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The Udana & The Itivuttaka translated by John D. Ireland

The Udana & The Itivuttaka: Two Classics from the Pali Canon translated by John D. Ireland.  Buddhist Publication Society 1997.  266 pages.

I’m not sure what it says about our world when such a beautiful collection as this is so obscure.  Nothing good, I wager.

This volume consists of two sutta collections, the Udana, or “Inspired Utterances,” and the Itivuttaka, or “So It Was Said.”  Both are part of the Sutta Pitaka’s Khuddaka Nikaya, a heterogeneous collection of works representing some of the earliest materials in the Pali Canon as well as some of the latest.

The Udana, probably the better known of the two collections, consists of eighty discourses.  The title refers to the verses at the end of each discourse where the Buddha, upon realizing the significance of some event or observation, makes a pronouncement about it.  The stock phrase used is “Then, on realizing its significance, the Lord uttered on that occasion this inspired utterance…”  The Pali word udāna means “utterance,” or “pronouncement.”

This is definitely one of my favorite Buddhist scriptures.  It is not only very readable (particularly in Ireland’s mellifluous and careful translation), but often quite profound; some of the most critical passages concerning the nature of nibbana are found here.  It also contains no small measure of humor–the story of Nanda and the pink-footed nymphs (at 3.2) is priceless!  There is also a definitely personal element to the Udana.  Such stories as Bahiya of the Bark-Cloth (1.10)–an ascetic who interrupted the Buddha on his almsround, got a terse, cryptic dharma talk from the Master and instantaneously became an arhant, only to be gored to death by a mother cow an hour later–have the ring of historical authenticity, so unique are they.  I also like the story of Visakha (8.8), who comes to the Buddha weeping and sobbing because her beloved grandchild has died.  Despite the pain this one death has inflicted upon her, she admits she would like to have as many children and grandchildren as there are people in Savatthi.  The tension between normal societal standards and the Buddha’s teaching of reality are brought here into sharp relief.  Other memorable/important/profound moments in the Udana are found at 1.1, 2.4, 3.10, 4.1, 5.1, 5.3, 5.5, 6.1, 6.4 (the famous story of the blind men and the elephant), 6.6, 6.8, 7.1, 7.7, 8.1, 8.3, and 8.4.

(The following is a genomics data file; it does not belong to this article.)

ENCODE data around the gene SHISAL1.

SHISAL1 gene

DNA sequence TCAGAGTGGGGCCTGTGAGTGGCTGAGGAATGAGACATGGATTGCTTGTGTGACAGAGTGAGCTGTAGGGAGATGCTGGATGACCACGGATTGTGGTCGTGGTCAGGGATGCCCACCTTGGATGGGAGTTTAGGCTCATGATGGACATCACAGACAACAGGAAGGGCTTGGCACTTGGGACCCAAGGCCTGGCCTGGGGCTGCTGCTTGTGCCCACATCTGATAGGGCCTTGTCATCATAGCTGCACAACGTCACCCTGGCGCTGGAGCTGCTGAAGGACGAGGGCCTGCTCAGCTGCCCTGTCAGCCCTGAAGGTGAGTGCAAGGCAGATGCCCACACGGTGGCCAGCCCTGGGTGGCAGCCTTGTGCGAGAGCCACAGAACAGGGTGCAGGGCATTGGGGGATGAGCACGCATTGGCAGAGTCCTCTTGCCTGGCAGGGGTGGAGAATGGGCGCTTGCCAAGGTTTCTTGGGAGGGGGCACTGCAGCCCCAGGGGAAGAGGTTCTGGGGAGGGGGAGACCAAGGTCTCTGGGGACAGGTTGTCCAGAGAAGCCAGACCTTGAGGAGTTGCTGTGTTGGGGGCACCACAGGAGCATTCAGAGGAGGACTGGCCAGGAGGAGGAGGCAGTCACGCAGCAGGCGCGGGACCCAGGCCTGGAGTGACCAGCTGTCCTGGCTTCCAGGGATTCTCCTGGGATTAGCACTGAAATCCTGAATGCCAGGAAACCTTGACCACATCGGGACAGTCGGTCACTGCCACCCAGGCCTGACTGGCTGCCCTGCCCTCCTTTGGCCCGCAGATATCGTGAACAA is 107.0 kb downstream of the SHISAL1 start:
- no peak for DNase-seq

The Itivuttaka consists of 114 mixed prose and verse discourses.  As explained in Ireland’s introduction, the commentarial tradition says the suttas here were collected by a lay woman named Khujjuttara while the Buddha was staying at Kosambi.  Each sutta therefore begins with her assertion that “This was said (vuttam) by the Lord…so (iti) I heard”–hence itivuttaka or “so was said.”

The book is organized into four sections: The Ones, The Twos, etc.  Sometimes this relates to the number of items or points discussed in an individual sutta, but this practice is not consistent.  Like the Udana, the topics vary and the arrangement does not take subject matter into account.  Verse makes up as much as half of the text.  My feeling is that while not as enjoyable to read as the Udana, there is still much to recommend the Itivuttaka.  Points of practice (e.g. asubha bhavana and loving kindness) are touched on, mental tendencies (conceit, diligence, anger, craving etc) discussed, and important doctrinal issues revisited (nibbana and the four noble truths).

The two works complement each other, and for anyone wanting to study the Buddha’s teaching from the original sources, this two-for-one volume is a must have.  Highly recommended.

My Amazon rating: 5 stars


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